Since gay opponents of executive action have started to achieve more traction, however, notice what has happened to media interest in the issue. A Lexis-Nexis search of major print and broadcast media and blog posts reveals that in the 106 days between the presidential inauguration and the first mention of the executive order idea on May 7, the media mentioned "don't ask, don't tell", on average, 5.6 times per day. In the 68 days between the introduction and President Obama's July 13 (misleading) remarks about his unwillingness to sign an order, the media mentioned the policy 19.1 times per day. In the ten days after those remarks, the media mentioned the policy only 11.4 times per day. As the gay community took the heat off the White House and failed to hold the President accountable for misleading remarks, media coverage tapered off (and the tone of media coverage softened as well).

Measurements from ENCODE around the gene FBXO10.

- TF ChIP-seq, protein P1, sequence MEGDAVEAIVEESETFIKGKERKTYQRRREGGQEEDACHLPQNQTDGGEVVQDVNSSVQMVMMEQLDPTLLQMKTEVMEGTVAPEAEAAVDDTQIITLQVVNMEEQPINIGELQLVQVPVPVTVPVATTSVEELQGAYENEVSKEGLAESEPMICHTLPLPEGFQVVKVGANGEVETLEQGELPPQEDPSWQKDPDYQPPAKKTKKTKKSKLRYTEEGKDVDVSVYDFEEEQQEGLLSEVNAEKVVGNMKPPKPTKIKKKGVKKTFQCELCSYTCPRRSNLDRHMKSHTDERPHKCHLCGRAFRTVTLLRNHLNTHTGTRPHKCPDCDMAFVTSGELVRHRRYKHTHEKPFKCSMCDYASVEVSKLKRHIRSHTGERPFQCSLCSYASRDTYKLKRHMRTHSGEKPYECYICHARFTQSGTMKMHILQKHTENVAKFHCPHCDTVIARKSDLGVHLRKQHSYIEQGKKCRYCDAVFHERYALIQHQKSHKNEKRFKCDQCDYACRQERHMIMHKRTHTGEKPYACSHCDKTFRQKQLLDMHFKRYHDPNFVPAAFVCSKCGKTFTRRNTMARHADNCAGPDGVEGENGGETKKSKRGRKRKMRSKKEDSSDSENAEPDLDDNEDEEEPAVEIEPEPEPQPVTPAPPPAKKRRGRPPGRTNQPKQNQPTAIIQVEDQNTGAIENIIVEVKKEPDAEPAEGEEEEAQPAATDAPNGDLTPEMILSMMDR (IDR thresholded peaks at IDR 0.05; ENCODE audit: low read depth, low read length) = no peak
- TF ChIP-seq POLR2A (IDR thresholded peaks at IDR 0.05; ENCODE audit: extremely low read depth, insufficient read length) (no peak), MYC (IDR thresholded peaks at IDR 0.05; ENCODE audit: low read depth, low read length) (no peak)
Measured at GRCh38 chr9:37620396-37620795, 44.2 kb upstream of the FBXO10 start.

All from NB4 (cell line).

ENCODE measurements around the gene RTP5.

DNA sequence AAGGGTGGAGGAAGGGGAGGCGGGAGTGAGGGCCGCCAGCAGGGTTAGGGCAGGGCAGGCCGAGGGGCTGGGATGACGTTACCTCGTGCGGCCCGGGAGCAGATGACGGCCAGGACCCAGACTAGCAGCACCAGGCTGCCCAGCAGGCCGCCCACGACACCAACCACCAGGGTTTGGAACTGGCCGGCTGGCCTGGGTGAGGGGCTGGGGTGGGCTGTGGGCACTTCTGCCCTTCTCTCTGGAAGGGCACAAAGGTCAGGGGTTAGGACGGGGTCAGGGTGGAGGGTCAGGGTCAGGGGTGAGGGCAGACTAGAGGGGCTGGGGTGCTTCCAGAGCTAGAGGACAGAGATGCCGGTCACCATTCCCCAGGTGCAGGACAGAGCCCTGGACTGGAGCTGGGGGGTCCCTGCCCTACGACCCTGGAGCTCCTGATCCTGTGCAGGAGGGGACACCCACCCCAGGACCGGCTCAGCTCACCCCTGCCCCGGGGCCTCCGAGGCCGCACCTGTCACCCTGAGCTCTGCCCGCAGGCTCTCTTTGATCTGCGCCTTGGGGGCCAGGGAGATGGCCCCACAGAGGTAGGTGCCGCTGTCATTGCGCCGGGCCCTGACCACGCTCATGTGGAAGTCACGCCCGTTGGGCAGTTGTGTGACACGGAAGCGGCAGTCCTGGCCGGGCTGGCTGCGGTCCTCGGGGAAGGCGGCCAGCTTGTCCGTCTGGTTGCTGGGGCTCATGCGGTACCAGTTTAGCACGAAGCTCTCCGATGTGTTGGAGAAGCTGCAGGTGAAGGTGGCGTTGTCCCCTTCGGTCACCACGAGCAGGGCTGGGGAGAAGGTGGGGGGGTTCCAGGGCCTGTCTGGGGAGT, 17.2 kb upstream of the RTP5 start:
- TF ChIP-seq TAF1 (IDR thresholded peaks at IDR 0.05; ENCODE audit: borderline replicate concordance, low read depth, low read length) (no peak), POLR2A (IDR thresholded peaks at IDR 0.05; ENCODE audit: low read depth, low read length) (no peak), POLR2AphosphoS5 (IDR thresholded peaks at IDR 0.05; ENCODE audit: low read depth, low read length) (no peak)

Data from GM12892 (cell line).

Finally, Chairman of the Joint Chiefs of Staff Mike Mullen has again resorted to using conditional language about the gays-in-military issue, saying he would weigh in "should this law change," rather than "when" it is repealed. He is the first member of the administration to use conditional language in months. Again, almost no one in the gay community or the media, and certainly not the major gay rights groups, held him accountable. It is hard to imagine that Mullen would have resorted to his old use of conditional language if gay groups had continued to pressure the administration to sign an executive order
Every ounce of activism directed towards the exclusive legislative strategy as opposed to the two-part strategy of executive action first followed by legislative repeal later enhances the ability of the White House to invoke its old pass-the-buck strategy of explaining inaction in terms of a lack of votes in the Senate. Calling for an exclusive emphasis on legislative repeal is perhaps the greatest gift gay rights groups could give the White House. Happy birthday, Rahm.